Developing a Pressure Ulcer

Obstruction to blood supply to the skin occurs from prolonged unrelieved pressure between the body and the support surface (ie wheelchair or recliner seat, mattress or more). This often results in pressure related injuries aka. bed sores, pressure ulcers, especially for those less mobile who are unable to reposition.

When blood flow to the skin is reduced or completely obstructed, certain metabolic changes occur within the skin. These changes include the accumulation of metabolic byproducts like carbon dioxide, lactate, and adenosine, as well as the depletion of oxygen and nutrients. Prolonged depletion of oxygen and nutrients to skin cells will cause cells to malfunction and die and a pressure wound to form.

Reactive hyperemia occurs when the obstruction to blood flow is removed or reduced. This allows vital oxygen and nutrients to reach the affected skin.


What is Reactive Hyperemia?

Reactive hyperemia is the body's response to periods of inadequate blood supply to a tissue or organ such as the skin. This process is the basis of the alternating pressure therapy that is recognized as the clinically effective standard of care for the prevention and treatment of pressure wounds in hospitals and wound care clinics world wide. Reactive hyperemia in wound care, refers to the increase of blood circulation in the small arteries and capillaries after the skin has experienced a temporary obstruction in blood flow. 

An example of reactive hyperemia in its simplest form.

reactive hyperemia

Picture a garden hose. Pinch-off a garden hose with a thumb creating an obstruction in flow. Maintain the obstruction for 30 seconds and then release the pressure. The result is an initial pulse of water. Applied to the skin, the sudden restoration of blood flow surpasses normal levels in the affected area. In wound care, Alternating Pressure therapy with its timed cycles of "alternating pressure" is based on Reactive Hyperemia. Slight pressure applied to the skin, once released, forces increased flow of blood into the skin. This increase in blood flow compensates for the oxygen and nutrient debt incurred during the period of reduced blood supply.


How to Relieve Pressure to the Skin Improve Blood Flow and Prevent & Treat Pressure Wounds

Patient repositioning, pressure redistribution foam, Alternating Pressure Low Air Loss Mattress Systems, Lateral Rotation Mattress Systems, Air Fluidization Beds all help reduce interface pressures between the body and the support surface. These techniques help reduce the restriction of blood flow and promote improved blood supply.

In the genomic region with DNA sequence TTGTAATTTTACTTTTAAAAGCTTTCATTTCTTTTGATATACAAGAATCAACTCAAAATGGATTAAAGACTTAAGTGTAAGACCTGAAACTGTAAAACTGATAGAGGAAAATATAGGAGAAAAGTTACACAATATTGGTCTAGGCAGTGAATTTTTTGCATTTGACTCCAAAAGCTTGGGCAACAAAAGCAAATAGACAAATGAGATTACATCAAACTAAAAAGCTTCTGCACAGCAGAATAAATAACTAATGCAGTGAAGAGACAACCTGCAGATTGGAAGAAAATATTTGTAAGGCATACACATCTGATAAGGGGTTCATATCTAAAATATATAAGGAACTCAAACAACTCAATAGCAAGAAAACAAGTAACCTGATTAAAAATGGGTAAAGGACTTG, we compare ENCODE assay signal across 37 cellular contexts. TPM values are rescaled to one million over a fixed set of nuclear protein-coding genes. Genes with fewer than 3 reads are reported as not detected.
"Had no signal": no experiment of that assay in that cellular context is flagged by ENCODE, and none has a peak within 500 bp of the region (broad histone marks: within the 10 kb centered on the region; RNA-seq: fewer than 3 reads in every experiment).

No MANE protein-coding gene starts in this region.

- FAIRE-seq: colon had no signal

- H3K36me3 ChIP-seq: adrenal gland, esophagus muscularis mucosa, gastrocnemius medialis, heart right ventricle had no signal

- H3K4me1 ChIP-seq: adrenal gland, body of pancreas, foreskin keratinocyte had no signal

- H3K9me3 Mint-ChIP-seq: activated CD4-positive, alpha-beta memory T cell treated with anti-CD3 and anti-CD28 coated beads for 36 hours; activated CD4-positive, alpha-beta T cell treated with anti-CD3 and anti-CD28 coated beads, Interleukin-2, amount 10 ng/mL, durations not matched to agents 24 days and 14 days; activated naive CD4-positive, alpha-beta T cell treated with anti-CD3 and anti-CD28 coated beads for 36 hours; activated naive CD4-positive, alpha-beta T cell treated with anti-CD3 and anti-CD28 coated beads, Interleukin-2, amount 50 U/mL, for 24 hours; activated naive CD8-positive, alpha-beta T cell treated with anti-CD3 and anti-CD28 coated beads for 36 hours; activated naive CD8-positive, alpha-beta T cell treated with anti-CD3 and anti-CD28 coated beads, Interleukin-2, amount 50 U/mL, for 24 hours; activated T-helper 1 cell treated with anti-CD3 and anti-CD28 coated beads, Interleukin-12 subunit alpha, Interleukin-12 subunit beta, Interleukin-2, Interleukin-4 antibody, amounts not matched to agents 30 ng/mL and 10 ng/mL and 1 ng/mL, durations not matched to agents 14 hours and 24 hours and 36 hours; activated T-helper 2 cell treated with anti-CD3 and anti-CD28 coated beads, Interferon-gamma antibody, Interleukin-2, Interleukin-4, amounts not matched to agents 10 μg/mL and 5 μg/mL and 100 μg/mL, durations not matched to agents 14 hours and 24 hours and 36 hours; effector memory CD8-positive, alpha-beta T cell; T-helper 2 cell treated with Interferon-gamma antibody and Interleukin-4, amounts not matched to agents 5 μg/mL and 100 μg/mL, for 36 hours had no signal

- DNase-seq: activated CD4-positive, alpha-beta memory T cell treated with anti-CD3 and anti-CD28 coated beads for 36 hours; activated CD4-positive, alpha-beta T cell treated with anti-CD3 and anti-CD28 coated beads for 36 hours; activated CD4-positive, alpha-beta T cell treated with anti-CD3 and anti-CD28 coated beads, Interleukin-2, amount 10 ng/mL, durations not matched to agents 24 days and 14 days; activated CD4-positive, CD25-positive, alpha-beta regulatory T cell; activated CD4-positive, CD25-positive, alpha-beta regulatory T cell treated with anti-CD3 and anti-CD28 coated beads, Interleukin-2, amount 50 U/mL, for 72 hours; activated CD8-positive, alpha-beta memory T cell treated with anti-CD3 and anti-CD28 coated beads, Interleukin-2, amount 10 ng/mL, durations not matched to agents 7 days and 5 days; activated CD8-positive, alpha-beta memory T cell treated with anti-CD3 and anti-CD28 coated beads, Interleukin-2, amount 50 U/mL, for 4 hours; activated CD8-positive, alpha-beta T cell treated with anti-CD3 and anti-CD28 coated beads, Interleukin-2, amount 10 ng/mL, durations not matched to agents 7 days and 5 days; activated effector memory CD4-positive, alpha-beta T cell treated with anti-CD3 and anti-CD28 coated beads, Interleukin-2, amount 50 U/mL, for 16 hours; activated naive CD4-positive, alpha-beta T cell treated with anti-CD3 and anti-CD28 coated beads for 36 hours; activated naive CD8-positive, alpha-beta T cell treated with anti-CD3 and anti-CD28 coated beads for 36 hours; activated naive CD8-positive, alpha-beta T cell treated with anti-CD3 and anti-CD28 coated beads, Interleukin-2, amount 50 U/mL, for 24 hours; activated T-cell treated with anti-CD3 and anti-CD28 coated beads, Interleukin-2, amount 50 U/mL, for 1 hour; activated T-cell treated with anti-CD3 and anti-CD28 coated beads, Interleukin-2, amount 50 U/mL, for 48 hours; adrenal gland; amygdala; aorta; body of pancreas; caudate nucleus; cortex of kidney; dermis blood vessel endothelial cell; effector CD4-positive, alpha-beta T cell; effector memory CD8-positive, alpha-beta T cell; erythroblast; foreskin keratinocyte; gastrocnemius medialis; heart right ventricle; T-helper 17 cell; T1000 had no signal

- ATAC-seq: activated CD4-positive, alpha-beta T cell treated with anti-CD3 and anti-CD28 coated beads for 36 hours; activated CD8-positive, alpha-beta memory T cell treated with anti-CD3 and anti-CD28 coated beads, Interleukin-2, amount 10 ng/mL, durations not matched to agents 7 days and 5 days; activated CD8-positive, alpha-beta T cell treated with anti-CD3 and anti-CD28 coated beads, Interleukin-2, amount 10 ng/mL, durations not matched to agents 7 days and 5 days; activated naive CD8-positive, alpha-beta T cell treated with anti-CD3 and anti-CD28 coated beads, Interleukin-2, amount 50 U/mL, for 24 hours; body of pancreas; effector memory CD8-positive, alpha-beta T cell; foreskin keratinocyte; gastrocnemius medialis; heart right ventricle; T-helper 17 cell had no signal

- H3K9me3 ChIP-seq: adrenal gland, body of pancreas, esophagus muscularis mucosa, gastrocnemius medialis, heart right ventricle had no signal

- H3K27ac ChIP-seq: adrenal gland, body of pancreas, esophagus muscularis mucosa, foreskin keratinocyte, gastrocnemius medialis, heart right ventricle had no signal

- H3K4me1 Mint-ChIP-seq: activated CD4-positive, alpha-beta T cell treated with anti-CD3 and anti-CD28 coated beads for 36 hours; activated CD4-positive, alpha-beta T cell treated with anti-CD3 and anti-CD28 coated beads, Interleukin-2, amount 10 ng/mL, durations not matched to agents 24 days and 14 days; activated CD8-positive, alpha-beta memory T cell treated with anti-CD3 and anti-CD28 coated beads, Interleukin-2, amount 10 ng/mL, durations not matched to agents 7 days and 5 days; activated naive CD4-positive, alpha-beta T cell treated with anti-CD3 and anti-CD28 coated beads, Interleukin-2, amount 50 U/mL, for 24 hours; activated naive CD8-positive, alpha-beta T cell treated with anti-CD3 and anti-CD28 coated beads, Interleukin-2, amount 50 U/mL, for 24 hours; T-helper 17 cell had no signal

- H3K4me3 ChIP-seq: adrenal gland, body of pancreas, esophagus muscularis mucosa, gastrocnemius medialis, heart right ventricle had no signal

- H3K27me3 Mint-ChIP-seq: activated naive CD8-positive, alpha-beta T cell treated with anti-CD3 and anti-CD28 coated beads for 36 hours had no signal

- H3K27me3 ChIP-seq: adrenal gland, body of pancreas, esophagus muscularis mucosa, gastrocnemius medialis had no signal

How Reactive Hyperemia Improves Blood Flow to Prevent and Treat Pressure Wounds.

In addition to the release of the physical/mechanical forces that increase blood flow, there is a complex interplay of metabolic factors and cell signaling that work to allow the rapid and increased restoration of blood supply.

The accumulation of metabolic byproducts during the lack of blood flow triggers the body to respond. One such byproduct, adenosine, stimulates the release of vasodilator substances such as nitric oxide (NO). Nitric Oxide causes the relaxation of the smooth muscle cells in the blood vessel wall (Endothelial cells). When the blood vessel wall relaxes it opens/dilates allowing more blood to flow to the affected skin. The increased blood flow delivers vital oxygen, nutrients required for skin health, and is essential for healing of pressure wounds.

Reactive hyperemia serves as an essential physiological mechanism to restore blood flow crucial for the prevention and treatment of pressure wounds.

author jeff adise

About the Author:

Jeff Adise has worked in the wound care industry for over 27 years. He is a product specialist and the developer of innovative therapeutic support surfaces for the treatment and healing of Stages I-IV pressure injuries in home recliners, lift chairs, wheelchairs, and beds. His innovative products are recommended for use by wound care specialists, physicians, and caregivers,  across the US. In addition, Jeff is currently collaborating with a team of Doctors and Ph.D. researchers to develop and gain FDA approval for a groundbreaking new topical drug. The promising new drug has been shown to greatly improve the quality and speed of wound healing while reducing infection.

To Contact Jeff
Phone: (914) 262-7458